Working in the Spirit: Introduction to Faith and Work by Tom Nelson (Sermon Notes)Sermon Notes / Produced by The High Calling
Imagine a stunningly beautiful church building: a limestone exterior, stained glass, and a slate roof. For 90 years, many people simply drove by this church building paying it little if any attention, but recently this magnificent work of art was displayed in a large colored picture in the Kansas City Star, our city’s largest newspaper. The renovation had begun and the scaffolding surrounding the steeple filled the newspaper page. Above the picture was this caption, “A Job With a Higher Calling!” This caption reminds us that journalists not only have an affection for double entendre, but that many embrace a story of work where the work of the Church is seen as a higher calling than other work.
Growing up in a Christian home and sensing God’s vocational calling to be a pastor, this story of work guided my thinking as well. Deep inside I believed that my calling as a pastor was a higher calling than others who were lawyers, teachers, administrators, or business persons. Perhaps my distorted thinking was driven by spiritual pride, but it was also fueled by a theological vision that diminished the value of God’s good world and anything other than “what lasted forever.” What was “all important” was God’s Word and people’s souls. Devotion to anything else was futile and misguided.
This distorted story of work guided my life through college, in a para-church campus missionary, and Church planter. But with a little help from the Reformers, I started to see that Scripture paints a different story. Regardless of where you work, each person’s vocation is a job with a “higher calling.” Further, the Holy Spirit empowers our accomplishment of our vocational calling.
Today we’re going to focus on how the Spirit enables our work.
Genesis 1-2 shows that humans would work with God in propagating and preserving creation. Tragically, Adam and Eve’s rebellion corrupted the original design of God’s created order (Gen. 3). Both work and the workplace were and still are stained. When we work, we still feel the effects of the Fall. By the time we get to Exodus, God’s people are enslaved in Egypt, making bricks. But God miraculously rescued and sustained his people in the wilderness on their way to the Promised Land. In Exodus 19, God gives Moses his law! And during those forty days, God spends a great deal of his time instructing Moses on a building project! A tabernacle, or we might say a sanctuary! A created material space where God’s manifest presence will dwell, but also a built space for God to enter and redeem our world of work! For six chapters (Exod. 25-30), God gives Moses a detailed work order! As we now enter Exodus chapter 31, we see God’s supernatural provision to accomplish this work order!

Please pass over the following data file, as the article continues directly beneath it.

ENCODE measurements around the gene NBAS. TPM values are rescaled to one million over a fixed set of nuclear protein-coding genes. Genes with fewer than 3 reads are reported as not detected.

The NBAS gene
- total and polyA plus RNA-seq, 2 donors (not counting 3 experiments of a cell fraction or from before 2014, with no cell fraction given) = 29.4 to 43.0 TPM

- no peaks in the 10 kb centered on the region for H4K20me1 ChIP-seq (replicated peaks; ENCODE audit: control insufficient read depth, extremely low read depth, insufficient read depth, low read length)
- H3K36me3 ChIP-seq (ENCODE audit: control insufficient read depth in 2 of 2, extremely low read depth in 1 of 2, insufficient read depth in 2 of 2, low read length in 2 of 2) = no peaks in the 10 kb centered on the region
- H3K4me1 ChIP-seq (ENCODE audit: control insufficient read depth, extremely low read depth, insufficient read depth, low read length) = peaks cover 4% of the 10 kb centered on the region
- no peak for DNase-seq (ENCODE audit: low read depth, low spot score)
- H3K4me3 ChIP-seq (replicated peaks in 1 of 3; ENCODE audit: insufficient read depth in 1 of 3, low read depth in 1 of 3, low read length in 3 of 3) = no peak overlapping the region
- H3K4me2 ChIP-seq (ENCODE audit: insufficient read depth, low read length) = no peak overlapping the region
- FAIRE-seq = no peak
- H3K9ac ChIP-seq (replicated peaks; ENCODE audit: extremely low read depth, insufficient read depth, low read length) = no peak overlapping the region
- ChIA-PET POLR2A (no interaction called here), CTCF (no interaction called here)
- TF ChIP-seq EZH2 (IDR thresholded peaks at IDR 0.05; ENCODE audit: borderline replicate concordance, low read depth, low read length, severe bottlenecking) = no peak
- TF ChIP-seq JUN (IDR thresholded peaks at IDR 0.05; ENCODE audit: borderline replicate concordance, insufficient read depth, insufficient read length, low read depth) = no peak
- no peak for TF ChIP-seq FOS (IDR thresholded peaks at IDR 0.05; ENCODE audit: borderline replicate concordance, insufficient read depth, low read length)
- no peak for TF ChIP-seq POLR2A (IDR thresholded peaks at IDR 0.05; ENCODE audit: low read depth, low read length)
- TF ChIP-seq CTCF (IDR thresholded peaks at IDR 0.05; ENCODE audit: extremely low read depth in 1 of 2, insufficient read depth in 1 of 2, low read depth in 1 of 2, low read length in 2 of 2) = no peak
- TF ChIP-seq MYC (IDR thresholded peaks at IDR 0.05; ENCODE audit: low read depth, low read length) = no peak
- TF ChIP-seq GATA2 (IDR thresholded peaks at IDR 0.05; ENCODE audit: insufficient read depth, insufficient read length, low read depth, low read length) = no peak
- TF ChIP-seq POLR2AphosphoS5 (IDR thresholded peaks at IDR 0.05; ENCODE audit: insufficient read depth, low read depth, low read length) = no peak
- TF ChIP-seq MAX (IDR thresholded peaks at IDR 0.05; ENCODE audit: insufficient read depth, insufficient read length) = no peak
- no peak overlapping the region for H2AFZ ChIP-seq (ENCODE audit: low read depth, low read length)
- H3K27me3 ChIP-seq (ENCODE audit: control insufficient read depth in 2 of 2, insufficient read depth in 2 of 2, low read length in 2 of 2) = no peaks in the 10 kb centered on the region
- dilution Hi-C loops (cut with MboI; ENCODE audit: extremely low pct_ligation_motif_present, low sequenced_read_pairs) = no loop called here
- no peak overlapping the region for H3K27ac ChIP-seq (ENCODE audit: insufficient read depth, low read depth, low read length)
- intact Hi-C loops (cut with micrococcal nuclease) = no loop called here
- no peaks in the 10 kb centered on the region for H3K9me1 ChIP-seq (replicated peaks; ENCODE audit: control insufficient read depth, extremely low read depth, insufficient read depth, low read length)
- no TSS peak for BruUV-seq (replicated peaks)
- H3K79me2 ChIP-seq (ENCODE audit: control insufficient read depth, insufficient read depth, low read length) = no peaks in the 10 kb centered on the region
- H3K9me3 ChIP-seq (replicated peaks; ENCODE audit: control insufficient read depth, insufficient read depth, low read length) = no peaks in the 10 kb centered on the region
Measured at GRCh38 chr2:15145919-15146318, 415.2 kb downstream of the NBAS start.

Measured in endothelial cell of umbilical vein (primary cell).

The Lord said to Moses, See, I have called by name Bezalel the son of Uri, son of Hur, of the tribe of Judah, and I have filled him with the Spirit of God, with ability and intelligence, with knowledge and all craftsmanship, to devise artistic designs, to work in gold, silver, and bronze, in cutting stones for setting, and in carving wood, to work in every craft. And behold, I have appointed with him Oholiab, the son of Ahisamach, of the tribe of Dan. And I have given to all able men ability, that they may make all that I have commanded you… (Exodus 31:1-6)
I would like us to briefly consider three truths that emerge from this text.
Truth #1: God “called” Bezalel to a specific work. In verse 2, God tells Moses that he has called, by name, a particular person to a particular work. As an image-bearer of a working God, Bezalel was created with work in mind. Bezalel has a job to do!
My friend David Greusel is a modern day Bezalel! David is one of the leading architects in the world of sport stadiums. David’s work was featured in a recent WORLD Magazine article entitled “All-Star Architecture.” David says, “Bad church architecture is as much the result of bad theology as it is of bad design.” But David’s view of work has not always been so thoughtful. He’d tell you that at a turning point, God used this text (Exod. 31) to show He had created David, redeemed David, and called David to a specific work to do in God’s good, but broken, world!
Truth #2: God “empowered” Bezalel to do a specific work. In verse 3, God says He’s filled Bezalel with “the Spirit of God.” Each time this phrase of being filled with the Spirit is used in the Old Testament, it brings the idea of God fitting a person for a task! The New Testament uses similar language (e.g., Luke 1:15 41; Acts 2:4; Eph. 5:18), but many times we do not understand its biblical backdrop, theological development, or comprehensive outworking.